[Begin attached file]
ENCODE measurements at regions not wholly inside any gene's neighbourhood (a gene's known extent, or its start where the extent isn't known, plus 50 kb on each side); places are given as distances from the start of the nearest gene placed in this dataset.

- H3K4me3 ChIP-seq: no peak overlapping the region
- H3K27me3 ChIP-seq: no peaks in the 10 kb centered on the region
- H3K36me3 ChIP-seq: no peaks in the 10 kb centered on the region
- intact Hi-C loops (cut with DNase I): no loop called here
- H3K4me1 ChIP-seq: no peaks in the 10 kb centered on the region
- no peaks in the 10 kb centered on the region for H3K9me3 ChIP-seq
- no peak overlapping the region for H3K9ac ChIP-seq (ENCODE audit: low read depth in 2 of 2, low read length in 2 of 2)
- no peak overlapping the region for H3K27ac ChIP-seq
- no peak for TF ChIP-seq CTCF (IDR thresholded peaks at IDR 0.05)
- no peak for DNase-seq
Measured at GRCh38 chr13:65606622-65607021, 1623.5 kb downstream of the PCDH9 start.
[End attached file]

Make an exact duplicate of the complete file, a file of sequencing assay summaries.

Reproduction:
ENCODE measurements at regions not wholly inside any gene's neighbourhood (a gene's known extent, or its start where the extent isn't known, plus 50 kb on each side); places are given as distances from the start of the nearest gene placed in this dataset.

- H3K4me3 ChIP-seq: no peak overlapping the region
- H3K27me3 ChIP-seq: no peaks in the 10 kb centered on the region
- H3K36me3 ChIP-seq: no peaks in the 10 kb centered on the region
- intact Hi-C loops (cut with DNase I): no loop called here
- H3K4me1 ChIP-seq: no peaks in the 10 kb centered on the region
- no peaks in the 10 kb centered on the region for H3K9me3 ChIP-seq
- no peak overlapping the region for H3K9ac ChIP-seq (ENCODE audit: low read depth in 2 of 2, low read length in 2 of 2)
- no peak overlapping the region for H3K27ac ChIP-seq
- no peak for TF ChIP-seq CTCF (IDR thresholded peaks at IDR 0.05)
- no peak for DNase-seq
Measured at GRCh38 chr13:65606622-65607021, 1623.5 kb downstream of the PCDH9 start.